In “Where Strangers Meet,” Bobby Adams delivers a long invocation of sensuality like a Baptist deacon doing the main prayer at Sunday service. Time after time, when his panting pleas bring you to the crest, ready for the release of “in Jesus name we pray, Amen,” the good brother pauses, takes another breath and commences to raise the Spirit with even greater fervor, leaving you no choice but keep on riding the crest. The premise: a couple, already in an illicit relationship, decides to spice it up even more with a re-enactment of a first meeting. As Adams says at the start of the story, “There is something erotic about just the thought of meeting some unknown person for the first time and getting so turned on that you are completely willing to risk compromising your traditional ideas of acquaintance, courtship and ethics in order to just go ahead and get taboo love.” Well, after first using the pencil to prune this rather cumbersome sentence, I would sign on to the sentiment. I mean, we’ve all been there, haven’t we? (Seventeen, cross-country train, suddenly and inexplicably hands-on with my seatmate, a soldier in crisp Army khaki probably not much older than me, but I was so ignorant I didn’t know why after a while he walked bent over to the bathroom with little wet spots on his fly.)
Fleming has been a canny editor here. After Hours opens with a nifty giggle from National Book Award-winner Charles Johnson (he who displayed green-eyed bad grace when Toni Morrison received the 1993 Nobel Prize in literature, tut tut tut). After that understated opener, the themes and styles of the stories are nicely interspersed so the collection doesn’t become an indistinguishable stream of slurps, sucks and trigger words. The second story, “Twisted,” fulfills its title on more than one level, using a sparse, linear prose, while the next, Flowers’ “Once Upon a Time” is opulently Southern as crepe myrtle, the surreal South of kudzu-covered forest and Spanish moss hanging from the poplar trees. Later, “1-800-CONNECT” shows the real miracle of modern technology, and Brian Egleston’s “Wallbanging” delivers a pair of sex-obsessed globetrotters who should have remembered they weren’t in Kansas any more.
Women and men do and get done equally in After Hours’ erotic universe. Women who complain that men don’t know from romance might pick up on the wonder and yearning threading through these stories. At the very least they show that black men can dream of sex that’s more than friction and of women who are eagerly, voluptuously sexual and also loveable, smart, self-respecting and respectable. It might not be the worst idea in the world to give After Hours to teens of both sexes who are immersed in rap culture’s version of sex just to suggest making the deep raunch sweeter and more personal than the g-string bump-and-grind to narcotic beats, assaultive language and modal-minor groans typical of much pop. Maybe help get JuWan and Shaneekwa to read more? Okay, whatever.
Anyway, Fleming’s done a fine piece of work with this anthology. It’s an After Hours joint self-aware, self-loving people can enter without checking brain and class at the door.
First published: July 30, 2002
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Judy Dothard Simmons is an award-winning poet, feature writer, broadcaster and editor. Question and comments for her should be addressed to email@example.com
Robert Fleming has written numerous articles for Essence, Black Enterprise, The Source, and The New York Times, among others. He is the author of the African American Writers Handbook and The Wisdom of the Elders. His poetry, essays, and fiction have appeared in numerous periodical and books, including Brown Sugar (available from Plume). He lives in New York City. After Hours (256p)
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A Novel by Jesmyn Ward
On one level, Salvage the Bones is a simple story about a poor black family thats about to be trashed by one of the most deadly hurricanes in U.S. history. What makes the novel so powerful, though, is the way Ward winds private passions with that menace gathering force out in the Gulf of Mexico. Without a hint of pretension, in the simple lives of these poor people living among chickens and abandoned cars, she evokes the tenacious love and desperation of classical tragedy. The force that pushes back against Katrinas inexorable winds is the voice of Wards narrator, a 14-year-old girl named Esch, the only daughter among four siblings. Precocious, passionate and sensitive, she speaks almost entirely in phrases soaked in her familys raw land. Everything here is gritty, loamy and alive, as though the very soil were animated. Her brothers blood smells like wet hot earth after summer rain. . . . His scalp looks like fresh turned dirt. Her fathers hands are like gravel, while her own hand slides through his grip like a wet fish, and a handsome boys muscles jabbered like chickens. Admittedly, Ward can push so hard on this simile-obsessed style that her paragraphs risk sounding like a compost heap, but this isnt usually just metaphor for metaphors sake. She conveys something fundamental about Eschs fluid state of mind: her figurative sense of the world in which all things correspond and connect. She and her brothers live in a ramshackle house steeped in grief since their mother died giving birth to her last child. . . . What remains, whats salvaged, is something indomitable in these tough siblings, the strength of their love, the permanence of their devotion.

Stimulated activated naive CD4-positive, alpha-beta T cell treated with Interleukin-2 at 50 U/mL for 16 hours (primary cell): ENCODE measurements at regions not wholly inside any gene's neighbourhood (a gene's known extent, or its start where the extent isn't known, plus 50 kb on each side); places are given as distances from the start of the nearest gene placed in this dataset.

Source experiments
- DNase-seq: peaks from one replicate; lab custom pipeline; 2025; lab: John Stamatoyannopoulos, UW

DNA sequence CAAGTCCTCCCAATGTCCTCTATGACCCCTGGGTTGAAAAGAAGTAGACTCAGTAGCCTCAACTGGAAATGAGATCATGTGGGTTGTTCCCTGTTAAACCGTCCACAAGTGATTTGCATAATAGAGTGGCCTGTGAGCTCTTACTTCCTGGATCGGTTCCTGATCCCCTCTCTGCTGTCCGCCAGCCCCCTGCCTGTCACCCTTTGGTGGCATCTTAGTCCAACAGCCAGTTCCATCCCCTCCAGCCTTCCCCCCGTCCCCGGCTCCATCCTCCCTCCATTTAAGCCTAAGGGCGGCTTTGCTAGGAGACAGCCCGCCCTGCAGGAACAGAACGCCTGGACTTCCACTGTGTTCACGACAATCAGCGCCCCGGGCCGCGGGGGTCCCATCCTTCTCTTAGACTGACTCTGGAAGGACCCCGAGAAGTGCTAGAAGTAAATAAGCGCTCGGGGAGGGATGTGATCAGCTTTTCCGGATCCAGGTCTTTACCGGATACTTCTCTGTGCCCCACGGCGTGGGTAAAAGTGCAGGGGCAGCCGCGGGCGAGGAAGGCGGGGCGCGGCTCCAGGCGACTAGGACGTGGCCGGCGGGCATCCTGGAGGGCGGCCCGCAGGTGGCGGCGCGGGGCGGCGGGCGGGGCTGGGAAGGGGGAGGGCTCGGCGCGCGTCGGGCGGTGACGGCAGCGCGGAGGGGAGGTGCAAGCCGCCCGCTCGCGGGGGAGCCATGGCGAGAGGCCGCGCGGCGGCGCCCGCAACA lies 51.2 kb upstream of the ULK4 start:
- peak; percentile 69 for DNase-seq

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By Melissa V. Harris-Perry
According to the author, this society has historically exerted considerable pressure on black females to fit into one of a handful of stereotypes, primarily, the Mammy, the Matriarch or the Jezebel. The selfless Mammys behavior is marked by a slavish devotion to white folks domestic concerns, often at the expense of those of her own familys needs. By contrast, the relatively-hedonistic Jezebel is a sexually-insatiable temptress. And the Matriarch is generally thought of as an emasculating figure who denigrates black men, ala the characters Sapphire and Aunt Esther on the television shows Amos and Andy and Sanford and Son, respectively.
Professor Perry points out how the propagation of these harmful myths have served the mainstream culture well. For instance, the Mammy suggests that it is almost second nature for black females to feel a maternal instinct towards Caucasian babies.
As for the source of the Jezebel, black women had no control over their own bodies during slavery given that they were being auctioned off and bred to maximize profits. Nonetheless, it was in the interest of plantation owners to propagate the lie that sisters were sluts inclined to mate indiscriminately.
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From The World and Africa, 1965
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update 2 January 2012